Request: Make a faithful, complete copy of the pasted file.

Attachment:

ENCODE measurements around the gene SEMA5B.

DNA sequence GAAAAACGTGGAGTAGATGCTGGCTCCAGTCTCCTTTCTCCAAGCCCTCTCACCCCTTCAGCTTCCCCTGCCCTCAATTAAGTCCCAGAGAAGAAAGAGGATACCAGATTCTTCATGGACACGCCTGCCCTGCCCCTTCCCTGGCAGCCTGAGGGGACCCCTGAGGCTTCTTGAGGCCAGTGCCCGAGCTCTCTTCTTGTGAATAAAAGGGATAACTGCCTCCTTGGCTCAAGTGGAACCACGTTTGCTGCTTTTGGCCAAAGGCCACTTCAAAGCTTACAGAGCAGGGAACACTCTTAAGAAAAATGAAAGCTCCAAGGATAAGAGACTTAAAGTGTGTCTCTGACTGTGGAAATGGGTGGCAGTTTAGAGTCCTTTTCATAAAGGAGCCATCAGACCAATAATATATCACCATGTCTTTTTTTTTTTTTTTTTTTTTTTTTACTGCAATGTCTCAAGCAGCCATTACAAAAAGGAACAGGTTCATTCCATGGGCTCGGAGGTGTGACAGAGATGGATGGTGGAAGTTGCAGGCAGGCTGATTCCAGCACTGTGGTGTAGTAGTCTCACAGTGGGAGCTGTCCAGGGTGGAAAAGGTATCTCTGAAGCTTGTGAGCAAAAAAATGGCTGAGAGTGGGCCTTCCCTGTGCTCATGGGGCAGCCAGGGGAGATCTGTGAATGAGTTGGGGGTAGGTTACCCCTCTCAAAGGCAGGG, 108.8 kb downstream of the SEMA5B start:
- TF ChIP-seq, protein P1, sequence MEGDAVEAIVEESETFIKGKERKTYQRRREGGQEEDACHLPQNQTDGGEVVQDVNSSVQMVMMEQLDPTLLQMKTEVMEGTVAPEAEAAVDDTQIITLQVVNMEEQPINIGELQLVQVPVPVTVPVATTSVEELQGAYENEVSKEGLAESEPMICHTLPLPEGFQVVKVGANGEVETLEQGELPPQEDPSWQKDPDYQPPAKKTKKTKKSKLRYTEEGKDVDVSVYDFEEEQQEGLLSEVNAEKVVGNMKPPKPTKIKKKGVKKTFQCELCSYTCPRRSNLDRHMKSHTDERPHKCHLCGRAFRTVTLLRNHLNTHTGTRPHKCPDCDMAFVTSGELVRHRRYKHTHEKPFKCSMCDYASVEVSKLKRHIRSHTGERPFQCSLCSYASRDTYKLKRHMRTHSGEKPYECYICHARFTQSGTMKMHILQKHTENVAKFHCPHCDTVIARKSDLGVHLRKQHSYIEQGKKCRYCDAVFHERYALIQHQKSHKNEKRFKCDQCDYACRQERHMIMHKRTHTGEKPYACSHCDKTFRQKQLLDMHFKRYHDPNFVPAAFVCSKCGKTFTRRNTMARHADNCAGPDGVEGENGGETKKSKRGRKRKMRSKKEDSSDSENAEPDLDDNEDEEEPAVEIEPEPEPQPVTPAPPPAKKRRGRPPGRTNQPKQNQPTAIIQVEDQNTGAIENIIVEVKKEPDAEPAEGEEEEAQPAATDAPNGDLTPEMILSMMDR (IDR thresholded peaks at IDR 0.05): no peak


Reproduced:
ENCODE measurements around the gene SEMA5B.

DNA sequence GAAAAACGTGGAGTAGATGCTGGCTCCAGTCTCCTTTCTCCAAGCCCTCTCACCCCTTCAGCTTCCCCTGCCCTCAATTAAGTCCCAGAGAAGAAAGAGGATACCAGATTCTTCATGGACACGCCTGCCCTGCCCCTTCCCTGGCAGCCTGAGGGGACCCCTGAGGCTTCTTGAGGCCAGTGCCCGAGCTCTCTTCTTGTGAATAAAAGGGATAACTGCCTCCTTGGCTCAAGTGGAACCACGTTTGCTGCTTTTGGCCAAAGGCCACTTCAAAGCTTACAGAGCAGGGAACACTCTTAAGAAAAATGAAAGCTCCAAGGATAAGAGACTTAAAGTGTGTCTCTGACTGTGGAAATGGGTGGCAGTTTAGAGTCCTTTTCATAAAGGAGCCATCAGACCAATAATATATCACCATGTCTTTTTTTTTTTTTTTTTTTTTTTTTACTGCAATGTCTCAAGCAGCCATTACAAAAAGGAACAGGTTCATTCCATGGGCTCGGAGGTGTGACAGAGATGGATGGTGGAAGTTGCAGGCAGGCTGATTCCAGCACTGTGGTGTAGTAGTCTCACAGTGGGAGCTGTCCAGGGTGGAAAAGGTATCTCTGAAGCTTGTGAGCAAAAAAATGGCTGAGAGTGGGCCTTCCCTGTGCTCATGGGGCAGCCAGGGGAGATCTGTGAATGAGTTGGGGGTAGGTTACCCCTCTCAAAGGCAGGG, 108.8 kb downstream of the SEMA5B start:
- TF ChIP-seq, protein P1, sequence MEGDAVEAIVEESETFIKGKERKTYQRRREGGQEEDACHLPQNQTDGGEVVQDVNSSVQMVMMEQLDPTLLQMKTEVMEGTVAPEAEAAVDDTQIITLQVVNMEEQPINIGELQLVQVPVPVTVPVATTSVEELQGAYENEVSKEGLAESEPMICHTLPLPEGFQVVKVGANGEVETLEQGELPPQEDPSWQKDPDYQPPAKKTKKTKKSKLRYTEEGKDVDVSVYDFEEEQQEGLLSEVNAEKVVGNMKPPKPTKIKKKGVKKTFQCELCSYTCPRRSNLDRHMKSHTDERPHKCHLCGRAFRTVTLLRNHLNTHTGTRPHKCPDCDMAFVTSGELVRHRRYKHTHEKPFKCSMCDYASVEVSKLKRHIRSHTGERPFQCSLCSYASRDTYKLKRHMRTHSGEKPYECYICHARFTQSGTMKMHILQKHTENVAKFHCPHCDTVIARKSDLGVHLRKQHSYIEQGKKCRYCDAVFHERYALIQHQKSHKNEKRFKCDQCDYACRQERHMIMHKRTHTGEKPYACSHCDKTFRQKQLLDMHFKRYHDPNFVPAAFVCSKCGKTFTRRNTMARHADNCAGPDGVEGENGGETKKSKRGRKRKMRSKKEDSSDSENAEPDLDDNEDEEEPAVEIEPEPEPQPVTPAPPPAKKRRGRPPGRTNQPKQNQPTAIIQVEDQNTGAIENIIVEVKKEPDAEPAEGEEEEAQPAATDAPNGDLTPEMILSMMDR (IDR thresholded peaks at IDR 0.05): no peak